Benchmarking – An art or a science?

on Apr 15, 2015 in Home, Portfolio ad hoc | 2,540 comments

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Benchmarking has increasingly become a de facto aspect of most investment programs today. The ubiquitous nature of benchmarks has led index providers to create indices representing just about every asset class, country, and investment style in the market today.
With benchmarks covering all types of assets and investment strategies, it makes sense to choose carefully and only after deciding one’s investment goals and risk tolerance.

Despite their widespread use for relative performance evaluation, benchmarks still can’t fully evaluate whether an investment program will achieve its ultimate goal: meeting investors’ objectives.

Whether investors should benchmark is the easy question. More difficult ones are what to benchmark, and how.
In the old days, pension funds basically had the SMI index for equities and the SBI index for bonds. The increase in complexity created a whole new set of issues for investors: how does one go about setting up a benchmark of his portfolio?

For asset classes not having suitable market-based benchmarks there has been a rise in popularity of reference-rate plus margin benchmarks. Since this benchmark is not explicitly tied to market cycles, it is best used when evaluating portfolios over a long-term basis.
As such, a benchmark based on an absolute target return measure may be consistent with this objective, but absolute benchmarks grow in usefulness as the length of time considered grows – and, conversely, these benchmarks are less useful in assessing short-term performance, as market noise may obscure the longer term performance trends.
Reference-rate plus margin and absolute benchmarks have two major drawbacks. Firstly, they are best suited for long time horizons, thus not suitable for investors tracking on a shorter time horizon and are not risk-adjusted.

As far as the benchmark suitability is concerned, suppose for instance an investor who believes that the CHF will weaken may choose to invest in securities denominated in other currencies because they will increase in value if the Swiss Franc falls. Under the circumstances, he takes an exposure on foreign holdings and is fully exposed to changes in currency values.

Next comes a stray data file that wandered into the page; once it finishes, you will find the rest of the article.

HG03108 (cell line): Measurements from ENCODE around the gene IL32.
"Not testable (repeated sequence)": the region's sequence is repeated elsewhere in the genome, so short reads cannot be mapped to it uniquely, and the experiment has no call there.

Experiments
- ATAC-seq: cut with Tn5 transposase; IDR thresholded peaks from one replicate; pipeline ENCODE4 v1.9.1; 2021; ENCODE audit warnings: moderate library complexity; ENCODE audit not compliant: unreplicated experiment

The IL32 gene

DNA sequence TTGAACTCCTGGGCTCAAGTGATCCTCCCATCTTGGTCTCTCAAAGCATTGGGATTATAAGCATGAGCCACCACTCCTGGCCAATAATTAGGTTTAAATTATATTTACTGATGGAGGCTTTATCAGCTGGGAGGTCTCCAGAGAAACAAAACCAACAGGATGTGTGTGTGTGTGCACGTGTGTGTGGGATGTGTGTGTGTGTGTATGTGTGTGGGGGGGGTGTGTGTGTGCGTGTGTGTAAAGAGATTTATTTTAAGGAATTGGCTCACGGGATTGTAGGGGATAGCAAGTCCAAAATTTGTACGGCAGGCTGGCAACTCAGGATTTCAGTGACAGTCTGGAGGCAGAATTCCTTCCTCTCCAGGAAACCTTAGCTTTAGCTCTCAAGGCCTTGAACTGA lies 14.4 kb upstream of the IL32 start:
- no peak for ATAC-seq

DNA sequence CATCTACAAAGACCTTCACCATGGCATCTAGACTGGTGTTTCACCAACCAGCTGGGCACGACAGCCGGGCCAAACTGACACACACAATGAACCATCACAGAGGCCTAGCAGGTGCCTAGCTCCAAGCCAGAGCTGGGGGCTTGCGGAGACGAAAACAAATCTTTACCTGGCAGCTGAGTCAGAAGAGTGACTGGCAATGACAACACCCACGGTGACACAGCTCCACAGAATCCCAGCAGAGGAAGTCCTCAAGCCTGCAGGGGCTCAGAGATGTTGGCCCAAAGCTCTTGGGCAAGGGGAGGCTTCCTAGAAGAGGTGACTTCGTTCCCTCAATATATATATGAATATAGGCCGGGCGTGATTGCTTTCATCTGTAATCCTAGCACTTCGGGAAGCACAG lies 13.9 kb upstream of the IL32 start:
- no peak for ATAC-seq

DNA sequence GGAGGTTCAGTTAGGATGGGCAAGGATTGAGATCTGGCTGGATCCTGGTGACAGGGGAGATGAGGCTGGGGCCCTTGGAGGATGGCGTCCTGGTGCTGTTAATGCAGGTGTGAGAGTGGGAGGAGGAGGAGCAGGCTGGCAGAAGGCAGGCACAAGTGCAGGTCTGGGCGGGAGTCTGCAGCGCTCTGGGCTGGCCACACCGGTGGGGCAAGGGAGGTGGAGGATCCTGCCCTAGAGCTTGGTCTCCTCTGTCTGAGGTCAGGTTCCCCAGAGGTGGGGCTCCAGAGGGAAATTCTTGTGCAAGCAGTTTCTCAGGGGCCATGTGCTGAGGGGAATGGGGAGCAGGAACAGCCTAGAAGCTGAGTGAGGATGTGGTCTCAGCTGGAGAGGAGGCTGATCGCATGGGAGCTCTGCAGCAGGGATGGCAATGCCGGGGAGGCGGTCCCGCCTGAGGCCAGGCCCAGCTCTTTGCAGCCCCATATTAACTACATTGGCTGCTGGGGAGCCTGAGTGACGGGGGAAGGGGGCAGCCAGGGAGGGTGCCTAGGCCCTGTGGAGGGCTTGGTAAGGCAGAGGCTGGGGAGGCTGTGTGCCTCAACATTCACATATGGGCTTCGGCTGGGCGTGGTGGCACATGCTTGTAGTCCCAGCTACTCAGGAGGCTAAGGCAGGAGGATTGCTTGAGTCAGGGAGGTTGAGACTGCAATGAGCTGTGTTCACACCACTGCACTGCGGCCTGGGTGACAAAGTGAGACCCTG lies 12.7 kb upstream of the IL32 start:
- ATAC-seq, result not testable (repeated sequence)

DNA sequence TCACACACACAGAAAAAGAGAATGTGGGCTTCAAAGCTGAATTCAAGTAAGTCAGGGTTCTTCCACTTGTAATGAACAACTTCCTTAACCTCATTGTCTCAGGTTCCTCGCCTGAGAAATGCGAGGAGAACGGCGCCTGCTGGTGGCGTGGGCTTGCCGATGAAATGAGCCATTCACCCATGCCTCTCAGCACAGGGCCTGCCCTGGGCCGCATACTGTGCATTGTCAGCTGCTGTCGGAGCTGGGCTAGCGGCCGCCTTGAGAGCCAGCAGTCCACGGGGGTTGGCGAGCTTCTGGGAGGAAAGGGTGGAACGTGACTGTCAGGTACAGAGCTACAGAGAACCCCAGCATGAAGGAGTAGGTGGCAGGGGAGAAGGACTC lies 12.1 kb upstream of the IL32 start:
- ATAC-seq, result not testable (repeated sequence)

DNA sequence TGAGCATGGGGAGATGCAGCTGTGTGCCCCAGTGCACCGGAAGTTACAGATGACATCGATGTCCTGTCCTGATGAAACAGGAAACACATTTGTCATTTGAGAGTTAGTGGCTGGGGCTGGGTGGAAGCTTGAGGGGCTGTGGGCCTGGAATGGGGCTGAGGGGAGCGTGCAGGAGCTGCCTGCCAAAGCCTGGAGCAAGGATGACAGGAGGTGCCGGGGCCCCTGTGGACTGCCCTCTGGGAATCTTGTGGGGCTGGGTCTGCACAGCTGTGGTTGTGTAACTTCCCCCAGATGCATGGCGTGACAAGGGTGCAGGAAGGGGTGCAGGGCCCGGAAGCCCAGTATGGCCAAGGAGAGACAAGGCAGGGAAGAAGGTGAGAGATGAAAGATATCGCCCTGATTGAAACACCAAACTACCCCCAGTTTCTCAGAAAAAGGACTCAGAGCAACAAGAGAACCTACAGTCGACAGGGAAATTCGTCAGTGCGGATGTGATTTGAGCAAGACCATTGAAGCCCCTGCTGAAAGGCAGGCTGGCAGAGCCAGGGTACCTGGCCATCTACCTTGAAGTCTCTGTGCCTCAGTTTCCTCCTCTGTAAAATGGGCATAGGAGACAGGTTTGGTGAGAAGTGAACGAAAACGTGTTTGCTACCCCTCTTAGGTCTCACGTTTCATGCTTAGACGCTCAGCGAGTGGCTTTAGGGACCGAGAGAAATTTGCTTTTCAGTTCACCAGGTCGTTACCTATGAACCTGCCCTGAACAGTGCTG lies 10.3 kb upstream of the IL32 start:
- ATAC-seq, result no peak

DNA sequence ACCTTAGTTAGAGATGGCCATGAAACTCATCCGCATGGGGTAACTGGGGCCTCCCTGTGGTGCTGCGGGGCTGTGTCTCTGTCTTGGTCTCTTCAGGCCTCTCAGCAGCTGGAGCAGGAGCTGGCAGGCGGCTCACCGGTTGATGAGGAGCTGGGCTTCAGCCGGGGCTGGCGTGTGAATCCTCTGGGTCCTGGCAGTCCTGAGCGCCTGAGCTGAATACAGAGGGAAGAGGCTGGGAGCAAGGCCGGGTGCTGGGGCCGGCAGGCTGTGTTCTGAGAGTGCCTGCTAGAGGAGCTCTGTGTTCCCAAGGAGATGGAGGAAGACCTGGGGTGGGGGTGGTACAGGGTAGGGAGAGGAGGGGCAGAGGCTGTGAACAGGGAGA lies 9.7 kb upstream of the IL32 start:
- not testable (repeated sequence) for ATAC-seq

He would appropriately use an unhedged index to reflect and track more accurately his positions.
However, investors such as pension funds seeking capital preservation or to meet liabilities typically opt for indexes that hedge currency risk (fully or partially) and avoid the volatility that currency investing can bring.

Despite the availability of more sophisticated indices, it is up to investors to reflect on how they use them. Benchmarks should be used with a healthy degree of skepticism and additional metrics linked not only to return objectives but also to risk elements including asset quality and development exposure, to monitor the performance. In other words, practices today span the good, the bad and the ugly.

Investors, therefore, should engage with their counterpart in dialogue around the inherent advantages and drawbacks of the available benchmark methodologies relative to their investment policies and objectives. Because no true market index exists, investors should be aware of the limitations of various approaches and their possible consequences.
Unfortunately, when benchmarks are not appropriately selected, they could lead to decisions that can inadvertently create increased risks.

To recap, a fair and appropriate benchmark is an important tool in assessing a portfolio manager’s investment skills. The benchmark construction approach, should let investors build a benchmark that is representative of their portfolio and accounts for the different ways in which a manager can add value.

However, the investors should remember the limitation of benchmarks. Whether the benefit is for an institution such as a pension fund, investment portfolios are ultimately designed to meet some future liability. Yet, taken alone, a performance comparison relative or a tracking error to a specific benchmark tells investors nothing about whether their portfolio is positioned to meet its objectives going forward.